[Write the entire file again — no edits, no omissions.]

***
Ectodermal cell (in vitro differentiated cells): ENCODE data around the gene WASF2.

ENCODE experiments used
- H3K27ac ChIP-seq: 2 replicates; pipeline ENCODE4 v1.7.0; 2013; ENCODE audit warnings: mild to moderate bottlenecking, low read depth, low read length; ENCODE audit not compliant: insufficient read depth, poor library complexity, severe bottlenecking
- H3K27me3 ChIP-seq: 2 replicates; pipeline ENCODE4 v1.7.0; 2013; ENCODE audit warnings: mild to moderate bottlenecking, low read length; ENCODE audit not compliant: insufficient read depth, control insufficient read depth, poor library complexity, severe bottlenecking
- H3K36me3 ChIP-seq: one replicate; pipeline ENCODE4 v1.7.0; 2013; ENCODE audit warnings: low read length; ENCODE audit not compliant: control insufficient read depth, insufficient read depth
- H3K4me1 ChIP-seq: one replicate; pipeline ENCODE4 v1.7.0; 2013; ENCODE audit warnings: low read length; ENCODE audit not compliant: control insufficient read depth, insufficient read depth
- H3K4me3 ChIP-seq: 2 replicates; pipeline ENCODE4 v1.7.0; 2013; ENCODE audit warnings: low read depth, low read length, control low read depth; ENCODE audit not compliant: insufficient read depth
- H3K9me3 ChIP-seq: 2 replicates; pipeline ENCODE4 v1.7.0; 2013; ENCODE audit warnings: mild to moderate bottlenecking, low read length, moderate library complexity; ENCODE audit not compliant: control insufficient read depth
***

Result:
Ectodermal cell (in vitro differentiated cells): ENCODE data around the gene WASF2.

ENCODE experiments used
- H3K27ac ChIP-seq: 2 replicates; pipeline ENCODE4 v1.7.0; 2013; ENCODE audit warnings: mild to moderate bottlenecking, low read depth, low read length; ENCODE audit not compliant: insufficient read depth, poor library complexity, severe bottlenecking
- H3K27me3 ChIP-seq: 2 replicates; pipeline ENCODE4 v1.7.0; 2013; ENCODE audit warnings: mild to moderate bottlenecking, low read length; ENCODE audit not compliant: insufficient read depth, control insufficient read depth, poor library complexity, severe bottlenecking
- H3K36me3 ChIP-seq: one replicate; pipeline ENCODE4 v1.7.0; 2013; ENCODE audit warnings: low read length; ENCODE audit not compliant: control insufficient read depth, insufficient read depth
- H3K4me1 ChIP-seq: one replicate; pipeline ENCODE4 v1.7.0; 2013; ENCODE audit warnings: low read length; ENCODE audit not compliant: control insufficient read depth, insufficient read depth
- H3K4me3 ChIP-seq: 2 replicates; pipeline ENCODE4 v1.7.0; 2013; ENCODE audit warnings: low read depth, low read length, control low read depth; ENCODE audit not compliant: insufficient read depth
- H3K9me3 ChIP-seq: 2 replicates; pipeline ENCODE4 v1.7.0; 2013; ENCODE audit warnings: mild to moderate bottlenecking, low read length, moderate library complexity; ENCODE audit not compliant: control insufficient read depth